What prompted Rashi to reverse the order of events is an ingenious midrash that weaves a different context for the tabernacle. Later in Exodus, the tabernacle is called the “tabernacle of testimony (38:21),” which prompts the midrash to treat it not as a link to Sinai but as a sign of God’s forgiveness after the Golden Calf. A courtly parable makes the point. A king took a wife whom he loved dearly only to grow angry with her and leave her. The neighbors tell her he will never come back. But in time he writes her to prepare the palace and make the beds because he will soon return. When he arrives, they are indeed reconciled and he takes up residence once again in the palace. The neighbors, though, are still skeptical until they smell the fragrances of domestic life wafting out the windows.
Similarly, God loved Israel bringing it to Sinai and affectionately calling it “a kingdom of priests (Ex. 19:6).” Yet it took only 40 days (the time Moses was on Sinai) for Israel to forget God’s many favors and seek another deity. Like the neighbors, the nations snickered that God’s displeasure would never subside. Moses, however, did succeed in winning God’s forgiveness, and then insisted on a visible sign of reconciliation to disabuse the nations that God might still harbor some anger against Israel.
This, then, is the context for the instructions to build the tabernacle, a public testimony that the King of Kings had taken Israel back. Another midrash even calculated that the precise day of reconciliation was none other than Yom Kippur, an insight Rashi incorporated into his own commentary as well. In this context the function of the tabernacle is psychological, a measure of reassurance that human weakness and inconstancy had not ruptured the relationship with God. By rearranging the sequence of events, the midrash imbued an inert blueprint with high drama. The cascade of detailed description bespoke an existential need for atonement felt in every generation.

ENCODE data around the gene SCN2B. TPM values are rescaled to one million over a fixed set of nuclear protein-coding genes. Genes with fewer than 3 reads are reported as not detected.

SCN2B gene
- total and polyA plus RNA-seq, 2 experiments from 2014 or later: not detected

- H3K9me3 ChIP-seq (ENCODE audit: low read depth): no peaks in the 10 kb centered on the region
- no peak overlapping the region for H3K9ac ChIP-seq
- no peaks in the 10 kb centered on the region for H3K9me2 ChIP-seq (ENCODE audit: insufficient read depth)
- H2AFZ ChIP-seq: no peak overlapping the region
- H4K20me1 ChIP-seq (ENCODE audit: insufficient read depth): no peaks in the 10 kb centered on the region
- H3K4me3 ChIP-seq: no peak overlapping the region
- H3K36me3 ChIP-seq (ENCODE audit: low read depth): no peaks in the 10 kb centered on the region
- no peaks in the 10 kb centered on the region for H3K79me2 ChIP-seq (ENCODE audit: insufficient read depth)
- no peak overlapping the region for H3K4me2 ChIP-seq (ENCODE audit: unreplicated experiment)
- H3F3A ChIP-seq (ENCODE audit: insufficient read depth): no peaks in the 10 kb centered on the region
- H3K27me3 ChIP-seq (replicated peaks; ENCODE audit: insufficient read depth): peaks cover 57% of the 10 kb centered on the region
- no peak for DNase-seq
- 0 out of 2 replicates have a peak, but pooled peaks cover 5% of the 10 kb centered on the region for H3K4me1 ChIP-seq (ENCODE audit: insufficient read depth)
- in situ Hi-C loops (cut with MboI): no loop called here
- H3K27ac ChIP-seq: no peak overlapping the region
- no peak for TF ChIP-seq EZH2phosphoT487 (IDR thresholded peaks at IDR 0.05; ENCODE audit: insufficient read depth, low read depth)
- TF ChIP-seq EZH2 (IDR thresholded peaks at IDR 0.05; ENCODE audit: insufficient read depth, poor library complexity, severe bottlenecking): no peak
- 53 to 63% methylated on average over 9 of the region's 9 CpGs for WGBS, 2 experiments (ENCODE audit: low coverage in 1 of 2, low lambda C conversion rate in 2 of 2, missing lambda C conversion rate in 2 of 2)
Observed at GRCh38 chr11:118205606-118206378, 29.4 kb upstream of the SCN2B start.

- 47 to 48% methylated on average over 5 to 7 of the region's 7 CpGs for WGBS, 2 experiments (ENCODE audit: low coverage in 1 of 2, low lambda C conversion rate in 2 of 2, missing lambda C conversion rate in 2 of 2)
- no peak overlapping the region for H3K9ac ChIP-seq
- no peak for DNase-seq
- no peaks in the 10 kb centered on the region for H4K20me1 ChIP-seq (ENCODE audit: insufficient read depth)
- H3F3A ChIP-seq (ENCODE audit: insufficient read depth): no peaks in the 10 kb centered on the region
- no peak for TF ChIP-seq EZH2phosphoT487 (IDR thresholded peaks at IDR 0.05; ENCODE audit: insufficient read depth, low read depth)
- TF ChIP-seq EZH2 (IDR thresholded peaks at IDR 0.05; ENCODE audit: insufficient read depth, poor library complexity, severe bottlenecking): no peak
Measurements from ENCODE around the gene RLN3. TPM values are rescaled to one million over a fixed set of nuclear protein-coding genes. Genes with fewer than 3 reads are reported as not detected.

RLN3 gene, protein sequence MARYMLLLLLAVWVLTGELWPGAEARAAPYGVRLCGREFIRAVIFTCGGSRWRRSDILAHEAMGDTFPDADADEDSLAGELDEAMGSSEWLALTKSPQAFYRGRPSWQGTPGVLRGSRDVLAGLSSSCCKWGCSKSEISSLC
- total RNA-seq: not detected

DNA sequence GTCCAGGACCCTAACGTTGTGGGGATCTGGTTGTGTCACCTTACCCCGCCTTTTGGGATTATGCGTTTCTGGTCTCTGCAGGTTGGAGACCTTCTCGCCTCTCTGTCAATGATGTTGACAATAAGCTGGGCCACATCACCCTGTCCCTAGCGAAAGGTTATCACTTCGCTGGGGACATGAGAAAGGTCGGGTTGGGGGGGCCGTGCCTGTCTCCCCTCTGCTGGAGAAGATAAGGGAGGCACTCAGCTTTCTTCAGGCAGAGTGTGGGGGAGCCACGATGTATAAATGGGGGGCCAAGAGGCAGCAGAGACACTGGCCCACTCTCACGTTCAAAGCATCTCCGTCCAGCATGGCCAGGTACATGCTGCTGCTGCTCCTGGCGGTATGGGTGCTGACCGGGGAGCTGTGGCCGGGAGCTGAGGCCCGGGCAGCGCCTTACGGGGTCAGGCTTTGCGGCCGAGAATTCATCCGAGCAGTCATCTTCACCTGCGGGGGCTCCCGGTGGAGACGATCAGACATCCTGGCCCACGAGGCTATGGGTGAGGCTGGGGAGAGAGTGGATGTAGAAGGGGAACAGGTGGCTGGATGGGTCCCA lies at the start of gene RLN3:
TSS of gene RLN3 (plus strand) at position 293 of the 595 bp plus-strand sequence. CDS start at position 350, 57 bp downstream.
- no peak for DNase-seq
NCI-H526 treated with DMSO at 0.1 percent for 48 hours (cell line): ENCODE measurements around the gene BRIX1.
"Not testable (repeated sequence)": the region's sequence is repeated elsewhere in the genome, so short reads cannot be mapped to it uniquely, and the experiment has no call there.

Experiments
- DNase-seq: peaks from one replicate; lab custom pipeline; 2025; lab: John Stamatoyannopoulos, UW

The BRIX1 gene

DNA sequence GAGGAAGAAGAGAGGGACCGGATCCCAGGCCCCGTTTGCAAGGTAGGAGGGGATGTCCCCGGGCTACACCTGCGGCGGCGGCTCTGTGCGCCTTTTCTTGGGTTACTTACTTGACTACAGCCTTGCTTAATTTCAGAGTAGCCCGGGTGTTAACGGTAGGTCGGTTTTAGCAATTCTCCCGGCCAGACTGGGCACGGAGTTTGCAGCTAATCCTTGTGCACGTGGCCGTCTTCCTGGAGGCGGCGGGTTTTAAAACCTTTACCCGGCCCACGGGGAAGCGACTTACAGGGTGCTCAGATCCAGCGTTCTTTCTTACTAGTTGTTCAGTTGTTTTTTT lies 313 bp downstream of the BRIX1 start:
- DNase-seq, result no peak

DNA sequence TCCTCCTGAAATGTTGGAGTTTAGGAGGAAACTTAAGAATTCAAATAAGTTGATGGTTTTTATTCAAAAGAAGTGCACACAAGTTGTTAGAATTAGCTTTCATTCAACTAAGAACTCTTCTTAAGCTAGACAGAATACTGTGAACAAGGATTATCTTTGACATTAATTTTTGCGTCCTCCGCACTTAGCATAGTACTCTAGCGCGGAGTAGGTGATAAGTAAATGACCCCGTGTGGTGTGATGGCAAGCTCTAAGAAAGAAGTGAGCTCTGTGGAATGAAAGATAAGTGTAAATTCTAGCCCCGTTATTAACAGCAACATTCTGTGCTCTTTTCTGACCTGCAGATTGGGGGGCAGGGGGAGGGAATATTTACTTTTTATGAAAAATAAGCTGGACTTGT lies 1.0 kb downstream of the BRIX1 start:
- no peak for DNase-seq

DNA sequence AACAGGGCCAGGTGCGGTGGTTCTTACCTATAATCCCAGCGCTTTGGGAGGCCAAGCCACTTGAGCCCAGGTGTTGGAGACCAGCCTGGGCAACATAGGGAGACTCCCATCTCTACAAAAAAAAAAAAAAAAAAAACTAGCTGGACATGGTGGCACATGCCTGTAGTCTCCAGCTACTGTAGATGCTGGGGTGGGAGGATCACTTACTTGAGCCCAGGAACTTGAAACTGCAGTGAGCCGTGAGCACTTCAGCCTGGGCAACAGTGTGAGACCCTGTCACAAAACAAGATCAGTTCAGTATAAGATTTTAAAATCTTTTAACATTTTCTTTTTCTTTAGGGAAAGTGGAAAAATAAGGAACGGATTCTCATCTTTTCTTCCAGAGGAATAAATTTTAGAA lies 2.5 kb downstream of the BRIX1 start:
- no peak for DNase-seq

Beyond that, the midrash (and Rashi) did justice to the lofty vision of monotheism enunciated in the climax of “The Song at the Sea.” An imageless, ineffable, and transcendent God was not to be compromised by a sanctuary made by human hands and deemed to be God’s residence. If one were to be erected, it would be by God alone. But reality defied the ideal. Israel could not long endure without a semblance of divine presence. The people found even the absence of Moses unsettling. In this setting, the building of the tabernacle with its two cherubim was a concession to a people who had just begun the journey to becoming monotheists. It would take time to learn that no human being catches more than the most fleeting glimpse of God’s presence. In the words of Solomon’s prayer at the dedication of the First Temple in Jerusalem, “Will God really dwell on earth? Even the heavens to their uttermost reaches cannot contain You, how much less this House that I have built (I Kings 8:27)!”
The debacle of the Golden Calf required a mid-course correction. Perhaps the austere sumptuousness of the tabernacle would keep deviation from God’s word to a minimum. Even then the Torah struggled to avoid being misunderstood: God would dwell among the people and not in the tabernacle itself. Moreover, there was nothing to see. Smoke and clouds always concealed God’s presence from the naked eye, even in the Holy of Holies. To a chosen people less than perfect, the tabernacle offered both compromise and consolation.
Shabbat shalom u-mevorach,